Following on from Prof. Hardman’s presentation, the most effective way to prevent PTS is to prevent the initial incidence of a VTE event, which is largely a preventable disease that includes Deep Vein Thrombosis (DVT) and Pulmonary Embolism (PE). VTE is estimated to:
- account for 10% of all deaths in Australian hospitals
- costs the Australian health system $1.72 billion annually1
- be the third most common cardiovascular disease globally, with an annual incidence of over 10 million people2
VTE prevention strategies have been shown to reduce the incidence of VTE by about 70%. However, despite the availability of international evidence-based best-practice guidelines for the prevention of VTE, data suggests that a significant proportion of patients at risk of VTE do not receive appropriate therapy3.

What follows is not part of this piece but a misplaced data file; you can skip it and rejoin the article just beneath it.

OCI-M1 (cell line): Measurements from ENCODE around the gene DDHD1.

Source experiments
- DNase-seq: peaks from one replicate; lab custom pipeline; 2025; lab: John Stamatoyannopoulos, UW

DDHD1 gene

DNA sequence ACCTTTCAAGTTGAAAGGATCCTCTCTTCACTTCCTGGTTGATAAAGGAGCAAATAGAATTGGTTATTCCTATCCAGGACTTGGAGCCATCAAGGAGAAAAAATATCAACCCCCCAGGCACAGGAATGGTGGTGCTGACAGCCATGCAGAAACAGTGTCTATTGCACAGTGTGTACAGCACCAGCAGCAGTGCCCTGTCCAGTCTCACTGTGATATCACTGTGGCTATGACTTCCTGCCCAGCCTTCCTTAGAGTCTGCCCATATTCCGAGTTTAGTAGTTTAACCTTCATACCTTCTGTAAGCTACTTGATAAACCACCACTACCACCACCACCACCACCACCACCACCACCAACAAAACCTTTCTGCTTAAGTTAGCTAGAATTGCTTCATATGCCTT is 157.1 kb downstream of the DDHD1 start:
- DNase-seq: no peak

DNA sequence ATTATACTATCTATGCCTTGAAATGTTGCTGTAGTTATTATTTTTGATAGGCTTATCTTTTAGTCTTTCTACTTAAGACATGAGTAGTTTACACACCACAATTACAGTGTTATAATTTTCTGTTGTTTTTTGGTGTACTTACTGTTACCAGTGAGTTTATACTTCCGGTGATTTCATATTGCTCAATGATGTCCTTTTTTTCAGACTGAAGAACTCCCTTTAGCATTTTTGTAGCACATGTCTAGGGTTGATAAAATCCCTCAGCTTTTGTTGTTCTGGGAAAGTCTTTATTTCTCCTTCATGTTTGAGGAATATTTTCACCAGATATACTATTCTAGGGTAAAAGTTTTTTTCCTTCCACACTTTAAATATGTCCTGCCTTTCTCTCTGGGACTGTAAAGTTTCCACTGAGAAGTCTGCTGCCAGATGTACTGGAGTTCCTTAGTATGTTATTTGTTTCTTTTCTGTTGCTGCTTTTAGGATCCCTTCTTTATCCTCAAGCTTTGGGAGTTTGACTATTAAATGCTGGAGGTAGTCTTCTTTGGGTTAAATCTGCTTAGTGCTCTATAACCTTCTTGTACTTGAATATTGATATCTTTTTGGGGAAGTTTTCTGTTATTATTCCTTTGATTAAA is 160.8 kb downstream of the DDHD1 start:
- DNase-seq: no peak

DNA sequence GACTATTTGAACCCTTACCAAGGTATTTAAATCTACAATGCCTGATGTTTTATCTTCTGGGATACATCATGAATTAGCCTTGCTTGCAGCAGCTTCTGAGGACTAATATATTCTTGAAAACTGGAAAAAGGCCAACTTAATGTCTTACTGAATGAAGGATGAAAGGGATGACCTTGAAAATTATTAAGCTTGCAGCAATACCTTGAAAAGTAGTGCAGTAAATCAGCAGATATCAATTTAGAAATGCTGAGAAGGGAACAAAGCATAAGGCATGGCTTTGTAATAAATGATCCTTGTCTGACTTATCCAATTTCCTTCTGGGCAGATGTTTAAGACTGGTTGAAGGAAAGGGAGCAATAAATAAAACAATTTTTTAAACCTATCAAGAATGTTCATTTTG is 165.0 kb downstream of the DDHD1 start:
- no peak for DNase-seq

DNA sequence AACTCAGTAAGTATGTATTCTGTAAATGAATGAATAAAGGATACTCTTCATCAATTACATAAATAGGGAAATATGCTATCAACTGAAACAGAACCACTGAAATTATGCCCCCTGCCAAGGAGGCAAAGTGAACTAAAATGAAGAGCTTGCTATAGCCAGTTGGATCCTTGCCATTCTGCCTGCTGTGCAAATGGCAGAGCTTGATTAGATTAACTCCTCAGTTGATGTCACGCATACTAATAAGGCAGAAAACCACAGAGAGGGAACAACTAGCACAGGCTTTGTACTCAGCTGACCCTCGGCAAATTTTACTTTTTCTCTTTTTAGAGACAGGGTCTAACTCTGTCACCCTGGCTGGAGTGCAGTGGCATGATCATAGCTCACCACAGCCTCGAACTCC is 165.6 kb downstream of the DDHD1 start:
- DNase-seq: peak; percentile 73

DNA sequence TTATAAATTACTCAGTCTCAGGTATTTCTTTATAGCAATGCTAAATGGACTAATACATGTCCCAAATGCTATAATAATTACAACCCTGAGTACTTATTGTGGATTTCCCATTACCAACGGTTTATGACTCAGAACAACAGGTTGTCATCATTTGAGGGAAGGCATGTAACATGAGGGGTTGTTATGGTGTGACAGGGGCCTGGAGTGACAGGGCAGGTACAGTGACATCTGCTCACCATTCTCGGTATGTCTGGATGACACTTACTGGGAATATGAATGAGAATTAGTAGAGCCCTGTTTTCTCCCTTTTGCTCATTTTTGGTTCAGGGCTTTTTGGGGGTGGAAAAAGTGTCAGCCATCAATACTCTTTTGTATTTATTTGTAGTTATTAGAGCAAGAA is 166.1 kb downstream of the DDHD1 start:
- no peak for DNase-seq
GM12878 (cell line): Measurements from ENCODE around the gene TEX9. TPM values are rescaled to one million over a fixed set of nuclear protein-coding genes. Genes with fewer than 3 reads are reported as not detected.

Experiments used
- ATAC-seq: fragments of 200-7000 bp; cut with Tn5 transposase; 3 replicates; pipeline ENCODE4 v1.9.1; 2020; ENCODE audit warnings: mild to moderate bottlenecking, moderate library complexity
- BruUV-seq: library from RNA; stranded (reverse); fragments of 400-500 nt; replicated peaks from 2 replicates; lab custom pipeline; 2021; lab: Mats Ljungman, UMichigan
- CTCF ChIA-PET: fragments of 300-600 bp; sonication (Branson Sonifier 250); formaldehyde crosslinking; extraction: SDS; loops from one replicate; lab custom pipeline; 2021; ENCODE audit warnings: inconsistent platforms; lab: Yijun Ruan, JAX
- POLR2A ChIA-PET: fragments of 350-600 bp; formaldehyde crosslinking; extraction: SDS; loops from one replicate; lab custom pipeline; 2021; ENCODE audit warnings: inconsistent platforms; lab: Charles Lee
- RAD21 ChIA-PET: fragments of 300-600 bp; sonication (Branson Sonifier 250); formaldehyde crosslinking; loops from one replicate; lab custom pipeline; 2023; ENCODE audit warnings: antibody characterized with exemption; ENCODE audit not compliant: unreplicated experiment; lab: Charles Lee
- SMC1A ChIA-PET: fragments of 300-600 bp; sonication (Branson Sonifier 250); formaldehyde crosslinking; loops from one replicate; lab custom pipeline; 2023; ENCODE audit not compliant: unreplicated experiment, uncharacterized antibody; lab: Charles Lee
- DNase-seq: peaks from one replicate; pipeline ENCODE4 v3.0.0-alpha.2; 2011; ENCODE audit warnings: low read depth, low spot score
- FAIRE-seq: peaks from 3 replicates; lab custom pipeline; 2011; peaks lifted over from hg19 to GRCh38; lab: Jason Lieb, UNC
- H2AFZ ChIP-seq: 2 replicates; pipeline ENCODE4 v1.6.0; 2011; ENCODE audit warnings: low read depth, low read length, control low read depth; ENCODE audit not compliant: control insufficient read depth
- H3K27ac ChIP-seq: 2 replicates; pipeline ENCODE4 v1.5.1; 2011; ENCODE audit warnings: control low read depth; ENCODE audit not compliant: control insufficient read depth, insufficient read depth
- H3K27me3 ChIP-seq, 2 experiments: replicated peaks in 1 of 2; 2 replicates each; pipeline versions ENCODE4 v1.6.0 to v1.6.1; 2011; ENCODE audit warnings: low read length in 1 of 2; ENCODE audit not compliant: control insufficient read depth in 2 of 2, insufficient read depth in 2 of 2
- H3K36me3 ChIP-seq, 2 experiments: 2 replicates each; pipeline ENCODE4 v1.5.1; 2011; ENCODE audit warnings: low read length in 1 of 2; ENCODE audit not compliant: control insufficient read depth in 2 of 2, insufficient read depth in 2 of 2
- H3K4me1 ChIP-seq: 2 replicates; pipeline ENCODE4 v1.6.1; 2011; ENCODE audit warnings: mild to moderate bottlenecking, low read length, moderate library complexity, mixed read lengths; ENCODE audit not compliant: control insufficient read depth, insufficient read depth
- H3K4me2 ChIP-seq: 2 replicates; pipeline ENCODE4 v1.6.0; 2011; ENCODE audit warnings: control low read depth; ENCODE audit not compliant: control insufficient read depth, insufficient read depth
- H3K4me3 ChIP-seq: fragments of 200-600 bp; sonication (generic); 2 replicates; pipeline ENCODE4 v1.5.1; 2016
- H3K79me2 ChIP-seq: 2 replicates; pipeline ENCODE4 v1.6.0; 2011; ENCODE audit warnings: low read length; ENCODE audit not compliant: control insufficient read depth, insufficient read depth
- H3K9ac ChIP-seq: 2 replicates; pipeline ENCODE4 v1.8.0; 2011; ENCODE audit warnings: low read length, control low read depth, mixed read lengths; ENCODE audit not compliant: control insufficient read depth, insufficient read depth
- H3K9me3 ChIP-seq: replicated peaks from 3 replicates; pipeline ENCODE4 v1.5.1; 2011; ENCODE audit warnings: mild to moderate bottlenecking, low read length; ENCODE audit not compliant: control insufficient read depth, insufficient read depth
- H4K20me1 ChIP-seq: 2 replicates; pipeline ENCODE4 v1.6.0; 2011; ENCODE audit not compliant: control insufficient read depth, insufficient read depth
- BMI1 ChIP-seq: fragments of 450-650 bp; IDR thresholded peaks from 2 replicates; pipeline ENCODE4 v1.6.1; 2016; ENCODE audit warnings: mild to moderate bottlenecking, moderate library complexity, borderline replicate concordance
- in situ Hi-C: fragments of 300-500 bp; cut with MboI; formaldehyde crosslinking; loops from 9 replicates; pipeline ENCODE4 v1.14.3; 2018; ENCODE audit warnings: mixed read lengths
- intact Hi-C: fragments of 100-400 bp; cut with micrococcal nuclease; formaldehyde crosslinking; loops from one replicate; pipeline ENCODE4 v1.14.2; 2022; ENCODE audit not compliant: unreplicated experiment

For further guidance on how you can adequately prevent VTE events within your facility, please review the Australian Commission on Safety and Quality in Health Care Venous Thromboembolism Prevention Clinical Care Standard
The economic burden of incident venous thromboembolism in the United States: A review of estimated attributable healthcare costs. Grosse SD, Nelson RE, Nyarko KA, Richardson LC, Raskob GE. Thromb Res. 2016 Jan;137:3-10. Epub 2015 Nov 24.
Prospective 12-year follow-up study of clinical and hemodynamic sequelae after deep vein thrombosis in low-risk patients (Zürich study).Franzeck UK, Schalch I, Jäger KA, Schneider E, Grimm J, Bollinger A Circulation. 1996;93(1):74.
Cohen AT, Tapson VF, Bergmann J-F,Goldhaber SZ, Kakkar AK, Deslandes B, et al.Venous thromboembolism risk and prophylaxis in the acute hospital care setting (ENDORSE study): a multinational cross-sectional study. Lancet. 2008;371(9610):387–94.